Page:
Start Quote

For too many years, sadly, the Church has been lagging behind”

End Quote Rt Rev Gregory Cameron Bishop of St Asaph

The Archbishop of Wales, Dr Barry Morgan, called it "an historic day for the Church in Wales."

He told BBC Wales he hoped it would be possible that no-one would be lost to the Church and said bishops would now be drawing up a code of practice.

"There are two things we've done today - firstly we've said it's possible for women to be ordained to the episcopate; that's a very important principle for the mission of the Church," said Dr Morgan.

"Secondly, we want to take care of those who find that decision difficult."

Dr Morgan praised the way in which the debate had been conducted and, addressing members, added: "I hope you will trust us as bishops to prepare a code of practice."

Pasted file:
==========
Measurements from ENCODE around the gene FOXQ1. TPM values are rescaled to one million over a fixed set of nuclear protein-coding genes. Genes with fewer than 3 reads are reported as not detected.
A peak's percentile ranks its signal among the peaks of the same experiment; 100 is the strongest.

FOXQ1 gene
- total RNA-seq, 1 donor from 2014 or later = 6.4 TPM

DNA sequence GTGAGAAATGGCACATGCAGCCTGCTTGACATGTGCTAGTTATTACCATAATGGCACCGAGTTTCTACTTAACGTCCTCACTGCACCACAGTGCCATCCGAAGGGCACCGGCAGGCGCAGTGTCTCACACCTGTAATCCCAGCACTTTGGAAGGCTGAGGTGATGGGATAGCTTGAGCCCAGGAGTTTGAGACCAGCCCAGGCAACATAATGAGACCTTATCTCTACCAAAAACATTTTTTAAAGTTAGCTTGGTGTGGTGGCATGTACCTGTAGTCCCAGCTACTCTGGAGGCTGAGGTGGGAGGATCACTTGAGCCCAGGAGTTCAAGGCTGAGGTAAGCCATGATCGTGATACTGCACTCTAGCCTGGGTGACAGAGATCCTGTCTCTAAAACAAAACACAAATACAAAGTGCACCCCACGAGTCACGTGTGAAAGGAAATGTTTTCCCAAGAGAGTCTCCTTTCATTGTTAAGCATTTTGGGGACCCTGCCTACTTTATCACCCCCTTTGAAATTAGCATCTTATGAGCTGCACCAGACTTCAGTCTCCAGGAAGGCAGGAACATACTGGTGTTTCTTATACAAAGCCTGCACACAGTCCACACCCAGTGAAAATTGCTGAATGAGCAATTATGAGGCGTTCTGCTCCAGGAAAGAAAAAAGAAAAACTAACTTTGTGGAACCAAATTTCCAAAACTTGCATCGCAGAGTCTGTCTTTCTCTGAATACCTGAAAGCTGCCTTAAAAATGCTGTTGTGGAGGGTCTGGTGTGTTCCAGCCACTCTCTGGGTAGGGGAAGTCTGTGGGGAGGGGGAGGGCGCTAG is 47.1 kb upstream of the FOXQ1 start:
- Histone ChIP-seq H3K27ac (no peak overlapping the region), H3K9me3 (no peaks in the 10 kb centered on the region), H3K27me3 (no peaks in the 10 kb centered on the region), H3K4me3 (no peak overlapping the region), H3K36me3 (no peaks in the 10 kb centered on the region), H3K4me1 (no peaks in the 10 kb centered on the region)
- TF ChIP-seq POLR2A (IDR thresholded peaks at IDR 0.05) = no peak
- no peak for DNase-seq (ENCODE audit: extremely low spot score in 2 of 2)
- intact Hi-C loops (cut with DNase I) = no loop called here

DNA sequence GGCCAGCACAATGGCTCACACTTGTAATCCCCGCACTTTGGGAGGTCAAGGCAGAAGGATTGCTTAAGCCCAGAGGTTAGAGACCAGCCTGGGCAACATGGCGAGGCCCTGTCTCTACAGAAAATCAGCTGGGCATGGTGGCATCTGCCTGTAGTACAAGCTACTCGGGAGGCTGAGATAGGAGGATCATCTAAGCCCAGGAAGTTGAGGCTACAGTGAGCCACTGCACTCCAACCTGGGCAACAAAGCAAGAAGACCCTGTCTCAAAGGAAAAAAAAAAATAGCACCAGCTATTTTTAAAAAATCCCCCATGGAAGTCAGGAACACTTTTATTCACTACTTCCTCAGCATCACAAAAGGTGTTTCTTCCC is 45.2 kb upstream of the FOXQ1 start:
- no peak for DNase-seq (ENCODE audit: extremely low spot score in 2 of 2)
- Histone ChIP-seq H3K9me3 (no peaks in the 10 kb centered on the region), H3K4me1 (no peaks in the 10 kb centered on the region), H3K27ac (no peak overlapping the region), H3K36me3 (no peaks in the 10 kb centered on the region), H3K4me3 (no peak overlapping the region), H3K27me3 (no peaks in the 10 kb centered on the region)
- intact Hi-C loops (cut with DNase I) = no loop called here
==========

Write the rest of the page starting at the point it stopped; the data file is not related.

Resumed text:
The bill was proposed by the Bishop of St Asaph, the Right Reverend Gregory Cameron, and seconded by the Bishop of Bangor, the Right Reverend Andy John.

And Bishop John said: "We can by God's grace ordain women to the episcopate. Thank you, governing body."

'More hospitable'

Bishop Cameron said the change would come into effect in a year, to allow time for pastoral care to be drawn up for those still opposed to women bishops.

"For too many years, sadly, the Church has been lagging behind," he said, admitting his surprise at the strength of mood within the governing body.

"I'm very glad we got the result we have today.

"The journey has been going in that direction for a little while," he told BBC Radio Wales

"The Church changes very slowly and you have to learn to live with that."

Church in Wales meeting The vote was taken at a governing body meeting in Lampeter, Ceredigion

But one of those who spoke against, Dr Elliott King, said: "Personally I'm disappointed that the bill has passed but we have a great opportunity now over the next 12 months to work together to find a way forward for us all to stay within the Church."

Mary Stallard, co-director of St Giles' Centre for Religious Education and Faith Development in Wrexham, said she expected the move to "open things up in all sorts of ways".